May 9, 2024 - World

Human rights court mulls rules on climate change action

A street is flooded with brown water, surrounded by tall and old buildings, and a person is seen from the back walking through the water.

A flooded street in Rio Grande do Sul, Brazil, on Tuesday, after heavy rains that have displaced thousands in the region. Photo: Jefferson Bernardes/Getty Images

The Inter-American Court of Human Rights could reframe how governments across Latin America and the Caribbean — and perhaps beyond — deal with climate change and its effects on people.

Why it matters: A case before the court is unfolding as experts issue warnings about how little time remains for countries, corporations and people to reduce emissions and curb global warming.

  • Latin America and the Caribbean are among the regions most affected by and most vulnerable to climate change, despite generating less than 10% of global greenhouse gas emissions.

State of play: Colombia and Chile last year asked the court to issue an advisory opinion on what responsibilities nations have to protect the environment and how they should adopt measures to mitigate the effects of climate change and help the most vulnerable adapt.

  • "The intention is to promote measures to guarantee human rights, and also the public policies required to respond to this phenomenon in an urgent, equitable, just and sustainable manner," the petitioners wrote.
  • The first hearings in the case, held late last month in Barbados, drew hundreds of speakers and briefs in support of the court issuing a legal framework, suggesting regulations or sharing best practices.
  • Activists, NGOs, academic groups and others have suggested several actions, including that the court recommend asylum rules for people displaced due to catastrophic events linked to climate change and to have specific measures to protect environmental activists. Latin America is one of the most dangerous place for environmental activists.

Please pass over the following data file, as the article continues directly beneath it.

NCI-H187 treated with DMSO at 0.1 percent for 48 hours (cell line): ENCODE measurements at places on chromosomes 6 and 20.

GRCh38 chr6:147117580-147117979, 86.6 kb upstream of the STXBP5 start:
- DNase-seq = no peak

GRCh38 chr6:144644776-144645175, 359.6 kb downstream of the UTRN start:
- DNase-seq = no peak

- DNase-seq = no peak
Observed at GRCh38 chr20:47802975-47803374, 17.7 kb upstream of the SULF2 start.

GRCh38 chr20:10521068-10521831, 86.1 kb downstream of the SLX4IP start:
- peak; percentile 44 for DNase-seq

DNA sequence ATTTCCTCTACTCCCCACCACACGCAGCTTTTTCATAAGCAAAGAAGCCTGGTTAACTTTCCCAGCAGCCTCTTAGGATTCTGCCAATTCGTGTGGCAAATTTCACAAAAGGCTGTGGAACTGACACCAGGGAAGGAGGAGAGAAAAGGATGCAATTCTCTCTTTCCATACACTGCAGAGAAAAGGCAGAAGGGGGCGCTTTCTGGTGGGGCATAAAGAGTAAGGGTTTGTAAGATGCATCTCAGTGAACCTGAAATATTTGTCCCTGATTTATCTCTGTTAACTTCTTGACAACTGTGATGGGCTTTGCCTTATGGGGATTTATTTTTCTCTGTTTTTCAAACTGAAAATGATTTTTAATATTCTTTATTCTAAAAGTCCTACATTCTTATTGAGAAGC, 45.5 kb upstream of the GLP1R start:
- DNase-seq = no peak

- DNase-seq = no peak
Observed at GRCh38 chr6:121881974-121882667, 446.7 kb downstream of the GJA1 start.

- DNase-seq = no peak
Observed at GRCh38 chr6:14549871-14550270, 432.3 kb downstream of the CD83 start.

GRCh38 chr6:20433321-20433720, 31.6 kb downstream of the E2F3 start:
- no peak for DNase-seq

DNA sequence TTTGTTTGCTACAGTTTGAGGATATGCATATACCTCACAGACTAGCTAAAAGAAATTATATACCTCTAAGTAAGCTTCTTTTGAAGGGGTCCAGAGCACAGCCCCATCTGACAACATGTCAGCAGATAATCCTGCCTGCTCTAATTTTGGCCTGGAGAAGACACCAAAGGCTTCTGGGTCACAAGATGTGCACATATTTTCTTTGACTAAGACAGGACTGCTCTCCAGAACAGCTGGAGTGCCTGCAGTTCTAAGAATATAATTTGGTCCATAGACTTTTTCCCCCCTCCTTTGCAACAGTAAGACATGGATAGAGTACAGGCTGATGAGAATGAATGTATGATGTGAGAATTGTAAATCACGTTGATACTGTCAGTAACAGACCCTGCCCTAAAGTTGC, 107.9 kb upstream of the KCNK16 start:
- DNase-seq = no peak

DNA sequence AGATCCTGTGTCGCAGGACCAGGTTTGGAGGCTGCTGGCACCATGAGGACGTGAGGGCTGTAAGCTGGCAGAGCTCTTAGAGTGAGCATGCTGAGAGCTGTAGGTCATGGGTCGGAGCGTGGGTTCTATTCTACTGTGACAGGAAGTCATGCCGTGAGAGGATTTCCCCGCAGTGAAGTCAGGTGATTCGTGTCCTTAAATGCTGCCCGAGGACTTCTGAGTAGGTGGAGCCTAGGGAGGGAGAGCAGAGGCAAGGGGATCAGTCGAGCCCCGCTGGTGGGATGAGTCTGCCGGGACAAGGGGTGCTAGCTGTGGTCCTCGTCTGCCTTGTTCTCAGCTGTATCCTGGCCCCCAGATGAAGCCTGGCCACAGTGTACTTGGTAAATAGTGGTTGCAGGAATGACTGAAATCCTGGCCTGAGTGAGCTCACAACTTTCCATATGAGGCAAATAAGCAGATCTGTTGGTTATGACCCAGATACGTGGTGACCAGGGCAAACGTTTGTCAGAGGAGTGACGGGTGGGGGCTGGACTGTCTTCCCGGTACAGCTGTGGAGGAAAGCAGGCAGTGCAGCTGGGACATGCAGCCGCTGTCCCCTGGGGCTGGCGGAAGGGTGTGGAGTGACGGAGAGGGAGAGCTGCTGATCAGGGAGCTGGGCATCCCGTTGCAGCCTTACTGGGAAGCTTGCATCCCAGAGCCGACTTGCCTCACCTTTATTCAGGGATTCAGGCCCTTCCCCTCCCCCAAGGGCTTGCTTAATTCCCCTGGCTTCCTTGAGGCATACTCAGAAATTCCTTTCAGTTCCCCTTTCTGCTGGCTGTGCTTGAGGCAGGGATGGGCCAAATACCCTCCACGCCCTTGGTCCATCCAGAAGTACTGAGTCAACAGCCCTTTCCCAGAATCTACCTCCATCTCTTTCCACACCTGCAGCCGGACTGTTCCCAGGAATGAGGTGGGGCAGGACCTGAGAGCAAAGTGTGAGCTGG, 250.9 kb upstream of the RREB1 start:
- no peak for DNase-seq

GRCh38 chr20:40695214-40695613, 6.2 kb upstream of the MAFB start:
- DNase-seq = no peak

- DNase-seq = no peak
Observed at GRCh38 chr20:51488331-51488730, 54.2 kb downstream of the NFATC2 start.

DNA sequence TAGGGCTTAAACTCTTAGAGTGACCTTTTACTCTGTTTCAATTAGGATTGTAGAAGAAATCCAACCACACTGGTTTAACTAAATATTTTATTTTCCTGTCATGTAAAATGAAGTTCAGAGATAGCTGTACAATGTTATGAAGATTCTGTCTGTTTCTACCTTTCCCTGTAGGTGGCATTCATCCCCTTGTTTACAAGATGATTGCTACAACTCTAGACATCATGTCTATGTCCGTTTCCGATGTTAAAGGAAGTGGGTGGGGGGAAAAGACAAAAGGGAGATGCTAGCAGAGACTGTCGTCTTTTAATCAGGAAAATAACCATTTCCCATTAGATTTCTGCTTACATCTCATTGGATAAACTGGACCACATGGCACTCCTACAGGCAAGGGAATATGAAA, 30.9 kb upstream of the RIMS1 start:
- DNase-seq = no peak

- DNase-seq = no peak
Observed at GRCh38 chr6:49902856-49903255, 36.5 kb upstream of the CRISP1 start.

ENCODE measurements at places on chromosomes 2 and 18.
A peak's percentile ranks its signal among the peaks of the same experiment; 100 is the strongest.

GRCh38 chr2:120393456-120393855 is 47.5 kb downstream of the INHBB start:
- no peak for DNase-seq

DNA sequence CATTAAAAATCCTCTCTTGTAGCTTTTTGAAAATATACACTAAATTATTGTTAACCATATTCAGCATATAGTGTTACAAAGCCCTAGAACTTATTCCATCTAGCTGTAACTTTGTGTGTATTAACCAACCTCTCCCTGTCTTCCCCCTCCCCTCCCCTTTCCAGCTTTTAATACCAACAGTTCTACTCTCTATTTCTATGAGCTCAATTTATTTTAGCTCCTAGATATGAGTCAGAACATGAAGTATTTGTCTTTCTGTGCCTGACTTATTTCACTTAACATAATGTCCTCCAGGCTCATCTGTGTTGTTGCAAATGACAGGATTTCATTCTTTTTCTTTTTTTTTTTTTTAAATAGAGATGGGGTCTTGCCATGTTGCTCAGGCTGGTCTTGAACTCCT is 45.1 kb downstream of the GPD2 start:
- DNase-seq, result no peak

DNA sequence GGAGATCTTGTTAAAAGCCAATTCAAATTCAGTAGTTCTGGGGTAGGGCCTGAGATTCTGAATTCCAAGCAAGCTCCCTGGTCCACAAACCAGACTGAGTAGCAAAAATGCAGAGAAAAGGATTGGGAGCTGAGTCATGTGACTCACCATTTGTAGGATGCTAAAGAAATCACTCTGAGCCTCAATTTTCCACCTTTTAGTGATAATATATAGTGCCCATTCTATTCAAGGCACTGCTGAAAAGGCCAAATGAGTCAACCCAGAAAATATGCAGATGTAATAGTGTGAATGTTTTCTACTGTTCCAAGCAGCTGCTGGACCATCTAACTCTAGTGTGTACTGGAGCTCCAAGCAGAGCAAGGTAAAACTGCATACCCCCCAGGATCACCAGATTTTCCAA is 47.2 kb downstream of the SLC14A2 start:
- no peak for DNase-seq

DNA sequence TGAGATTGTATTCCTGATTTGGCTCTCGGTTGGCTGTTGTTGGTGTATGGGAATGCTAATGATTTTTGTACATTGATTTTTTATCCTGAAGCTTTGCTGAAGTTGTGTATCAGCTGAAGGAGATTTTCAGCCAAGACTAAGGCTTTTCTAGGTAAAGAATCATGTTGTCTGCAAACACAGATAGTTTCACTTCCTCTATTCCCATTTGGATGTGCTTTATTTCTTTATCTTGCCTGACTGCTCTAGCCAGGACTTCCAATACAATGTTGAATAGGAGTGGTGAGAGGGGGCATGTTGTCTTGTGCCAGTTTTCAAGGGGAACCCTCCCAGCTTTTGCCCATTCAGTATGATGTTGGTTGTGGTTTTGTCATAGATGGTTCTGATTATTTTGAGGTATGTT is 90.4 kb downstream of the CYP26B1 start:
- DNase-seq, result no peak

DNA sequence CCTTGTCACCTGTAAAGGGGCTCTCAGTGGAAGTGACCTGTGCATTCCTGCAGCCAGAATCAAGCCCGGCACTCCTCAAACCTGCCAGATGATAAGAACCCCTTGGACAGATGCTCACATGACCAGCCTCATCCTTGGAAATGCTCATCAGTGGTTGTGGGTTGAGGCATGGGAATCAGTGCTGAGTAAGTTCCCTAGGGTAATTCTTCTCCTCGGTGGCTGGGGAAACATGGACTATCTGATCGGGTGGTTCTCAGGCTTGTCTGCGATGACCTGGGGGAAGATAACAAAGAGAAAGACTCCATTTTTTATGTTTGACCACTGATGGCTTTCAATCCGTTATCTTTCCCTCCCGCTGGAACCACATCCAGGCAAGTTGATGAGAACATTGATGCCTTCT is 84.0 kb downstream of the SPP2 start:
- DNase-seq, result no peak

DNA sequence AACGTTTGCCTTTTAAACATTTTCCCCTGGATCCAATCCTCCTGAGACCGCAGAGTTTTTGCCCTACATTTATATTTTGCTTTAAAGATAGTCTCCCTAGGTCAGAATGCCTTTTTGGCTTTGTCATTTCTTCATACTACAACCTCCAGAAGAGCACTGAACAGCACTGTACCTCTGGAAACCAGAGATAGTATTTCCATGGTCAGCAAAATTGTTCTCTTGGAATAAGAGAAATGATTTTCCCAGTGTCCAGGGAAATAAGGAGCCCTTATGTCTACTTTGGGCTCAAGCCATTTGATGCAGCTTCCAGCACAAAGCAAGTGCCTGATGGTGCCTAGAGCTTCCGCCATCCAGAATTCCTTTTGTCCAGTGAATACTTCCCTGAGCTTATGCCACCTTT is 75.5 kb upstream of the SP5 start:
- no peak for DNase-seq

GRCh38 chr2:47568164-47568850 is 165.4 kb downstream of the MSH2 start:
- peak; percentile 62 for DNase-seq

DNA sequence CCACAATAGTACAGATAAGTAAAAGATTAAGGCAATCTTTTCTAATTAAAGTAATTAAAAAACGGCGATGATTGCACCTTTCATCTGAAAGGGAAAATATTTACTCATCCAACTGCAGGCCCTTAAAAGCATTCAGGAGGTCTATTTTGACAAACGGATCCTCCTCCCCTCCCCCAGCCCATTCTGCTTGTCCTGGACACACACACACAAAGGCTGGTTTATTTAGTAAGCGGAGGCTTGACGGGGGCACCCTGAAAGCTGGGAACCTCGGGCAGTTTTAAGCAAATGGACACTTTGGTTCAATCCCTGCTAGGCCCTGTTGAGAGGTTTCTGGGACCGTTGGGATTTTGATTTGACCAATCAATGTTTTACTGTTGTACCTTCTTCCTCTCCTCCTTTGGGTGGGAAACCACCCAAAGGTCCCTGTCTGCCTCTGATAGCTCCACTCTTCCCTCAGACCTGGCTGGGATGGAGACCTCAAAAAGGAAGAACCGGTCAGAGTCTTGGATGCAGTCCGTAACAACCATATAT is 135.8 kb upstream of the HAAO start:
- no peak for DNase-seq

Between the lines: The court's advisory opinions, while not binding, have in the past been key to human rights advances in the region.

  • For example, a 2017 opinion advising all countries to adopt laws recognizing the rights of same-sex couples to marry and of trans people to have documents reflecting their gender identity led several nations to enshrine equal marriage as a right and adopt rules for updating IDs.

What they're saying: "The moment is historic and the court has a unique opportunity to make history on this issue," Rosa Celorio, an associate dean and lecturer at George Washington University Law School, tells Axios Latino.

  • She adds that a clear set of guidelines would help the 25 countries that follow the court's rulings and suggestions to create laws, policies and programs to sufficiently tackle the problem.
  • Citizens and NGOs would also have tools to take specific, individual claims to their local courts using the IACHR opinion.

The big picture: The case could resonate beyond the Americas, Celorio says, as the upcoming opinion "can become a very conclusive precedent as other international courts start looking into this matter."

  • For example, the International Court of Justice, in which all 193 UN members are parties, has also received a petition to review state's obligations in the face of climate change, and is now calling for initial filings.
  • The European Court of Human Rights recently ruled states have the responsibility to protect individuals from climate change's impacts.

What's next: The IACHR will hold another round of hearings at the end of this month in Brazil, with hundreds more affected communities and groups invited to share their experiences.

  • There is no set date for the court to publish its advisory opinion after that, but Celorio says it could come by the end of this year.

Subscribe to Axios Latino to get vital news about Latinos and Latin America, delivered to your inbox on Tuesdays and Thursdays.

Go deeper